Ceeb U Jen (pronounced cheb ooh jen)
Varies, can be easily adjusted
Social studies, writing
Popular culture and globalization
The students will learn about community building through a shared eating and cleaning experience. Students will then reflect and write about their shared experience.
Eating bowl, recipe, hand-washing bowl and kettle, photographs, postcards, eating mat, tea cups
Ingredients for dish, tea or substitute, Generations worksheet
Bring the meal already made into class (the recipe is in the artifact box, adjust it freely). This is a famous Senegalese dish because all five traditional ingredients can be found right in Senegal (show where Senegal is located on a map). (A good follow up investigation would be: Could we make anything with ingredients only grown here in Michigan ?) So we can make this dish with the ingredients around us, but why is it in this large silver bowl (included in the artifact box)? How many people live in your house? And how many chairs are at your table? So what do you do when there are sixteen people living in your house? A big table, for sure, but if you cannot afford to buy a table, like most Senegalese, you all sit on the floor around the bowl. Sometimes there are so many people that they have to eat in shifts. Who do you think gets to eat first? Who cooks? (The men eat first, then the children, the women last, getting almost nothing but rice. The women cook.)
Since they eat on the floor, they have eating mats (included in the artifact box). They are made from straw so there is easy cleaning and storage. Lay down mat, then bowl goes in center of mat.
Traditionally, Senegalese people do not eat with silverware. They use their hands. To be more accurate, they only eat with their right hand. The left hand is considered unclean, because it is used for restroom purposes. So it is most useful and non-offensive for Western world people to actually sit on their left hand to refrain from using accidentally during a meal. Another important characteristic of eating around the bowl is that it is done silently. This is for the sake of the young children, who could choke on a piece of rice if talking while eating. This way, you must pay attention to the facial gestures and body language of the others around the bowl with you in order to communicate.
So before you step onto the mat to eat, you must remove your shoes, out of respect and cleanliness. Then sit cross-legged around the bowl. Visualize that the bowl is a pie. You only eat from the slice of pie right in front of you. It's considered very rude to reach across to someone else's slice. This is why all the meat and vegetables are placed in the center of the bowl. The oldest person breaks up the meat or prized vegetables and places some in front of each person. The youngest person stabilizes the bowl. If there is something else you want to eat in the center, you break off a piece and take it back to your area, not pulling the whole carrot to you. You wouldn't be so selfish to take it all, especially considering other people eat after you. So use your right hand only to take a small handful of rice and vegetables. Roll it into a ball with your hand (this will take some practice). Then pop it in your mouth. Finish your chewing and swallowing before you reach for more, as not to appear greedy. When you are done, simply clean up the area around you and your slice, pushing the stray rice in the bowl back down with the rest of the food. Then get up and go to the hand-washing bowl and kettle.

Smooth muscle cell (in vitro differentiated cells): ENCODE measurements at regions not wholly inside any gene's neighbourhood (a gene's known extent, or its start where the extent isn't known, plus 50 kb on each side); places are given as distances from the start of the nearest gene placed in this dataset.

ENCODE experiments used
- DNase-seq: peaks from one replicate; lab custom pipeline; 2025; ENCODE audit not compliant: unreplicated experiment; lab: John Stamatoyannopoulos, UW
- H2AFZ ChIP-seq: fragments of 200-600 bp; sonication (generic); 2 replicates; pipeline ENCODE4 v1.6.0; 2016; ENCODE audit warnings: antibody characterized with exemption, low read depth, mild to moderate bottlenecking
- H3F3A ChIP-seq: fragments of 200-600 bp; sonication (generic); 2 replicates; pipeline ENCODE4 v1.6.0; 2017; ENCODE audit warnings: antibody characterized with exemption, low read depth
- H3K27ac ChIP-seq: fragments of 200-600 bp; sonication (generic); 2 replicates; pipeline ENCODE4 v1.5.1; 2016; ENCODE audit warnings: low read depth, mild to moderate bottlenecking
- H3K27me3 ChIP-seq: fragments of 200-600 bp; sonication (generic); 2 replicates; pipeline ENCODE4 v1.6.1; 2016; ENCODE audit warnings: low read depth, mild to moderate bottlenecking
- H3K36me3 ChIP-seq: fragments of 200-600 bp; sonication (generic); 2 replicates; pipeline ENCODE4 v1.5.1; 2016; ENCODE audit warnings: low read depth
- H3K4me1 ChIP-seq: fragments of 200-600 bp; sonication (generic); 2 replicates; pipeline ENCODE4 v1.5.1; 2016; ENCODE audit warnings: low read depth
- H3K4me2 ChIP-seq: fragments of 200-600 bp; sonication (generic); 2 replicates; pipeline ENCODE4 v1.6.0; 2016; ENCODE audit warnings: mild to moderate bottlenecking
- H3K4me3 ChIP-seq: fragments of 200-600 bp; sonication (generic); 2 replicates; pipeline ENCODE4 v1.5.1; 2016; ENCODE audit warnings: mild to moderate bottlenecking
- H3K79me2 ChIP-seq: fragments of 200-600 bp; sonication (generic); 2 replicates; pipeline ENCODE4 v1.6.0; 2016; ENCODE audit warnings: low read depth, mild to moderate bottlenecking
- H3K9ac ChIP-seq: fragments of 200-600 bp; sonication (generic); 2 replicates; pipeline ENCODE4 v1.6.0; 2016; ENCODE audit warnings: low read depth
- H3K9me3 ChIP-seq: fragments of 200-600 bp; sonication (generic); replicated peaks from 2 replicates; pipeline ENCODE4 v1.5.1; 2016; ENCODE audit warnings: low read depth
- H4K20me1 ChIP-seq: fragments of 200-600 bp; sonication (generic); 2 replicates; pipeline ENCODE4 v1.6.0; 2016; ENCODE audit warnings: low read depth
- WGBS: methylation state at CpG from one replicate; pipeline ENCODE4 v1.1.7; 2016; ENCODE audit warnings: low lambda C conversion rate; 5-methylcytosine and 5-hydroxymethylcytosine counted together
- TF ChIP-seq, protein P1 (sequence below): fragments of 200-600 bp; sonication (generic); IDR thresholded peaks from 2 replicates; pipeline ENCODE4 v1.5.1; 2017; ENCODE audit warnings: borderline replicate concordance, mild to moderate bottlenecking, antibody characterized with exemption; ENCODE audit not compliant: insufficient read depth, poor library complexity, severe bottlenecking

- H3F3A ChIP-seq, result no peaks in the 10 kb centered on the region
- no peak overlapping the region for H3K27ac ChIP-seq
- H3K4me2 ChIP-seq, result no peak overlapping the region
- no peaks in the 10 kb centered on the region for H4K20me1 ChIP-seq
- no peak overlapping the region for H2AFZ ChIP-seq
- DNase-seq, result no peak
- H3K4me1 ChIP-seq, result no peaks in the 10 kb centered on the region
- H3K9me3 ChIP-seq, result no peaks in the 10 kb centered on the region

The hand-washing bowl and kettle are included in the artifact box. Fill the kettle with room temperature water and place a bar of soap on the side of the bowl. The water is poured over the washer's hands and into the bowl. You cannot simultaneously pour and wash your hands at the same time. A friend must pour the water for you. (One cannot wash one's hands without the help of the community.) You would then pour for the person after you in line.
Discussion time. Typically Senegalese people drink tea and converse after dinner. This is entirely optional for the classroom. Here are some sample discussion questions. Have students answer individually, in small groups, orally or in writing. How did it feel to get sloppy with other people? Were you able to share a laugh, a glance, a smile with someone while eating? How do you think this breaks barriers between people? What if you ate this with a friend you had just had a fight with? How would this experience change your relationship with your annoying neighbor, your little brother, your ex-friend? And what did you feel during the hand-washing experience? How did it feel to be dependent on someone else? To work with someone else? To be of service to someone else? These are the daily activities that act as the glue to bind people together into a community. The Senegalese word for this glue is kollere .
This unit was created and written by Stephanie Higdon. She can be contacted for questions or comments at Stephanie_higdon@hotmail.com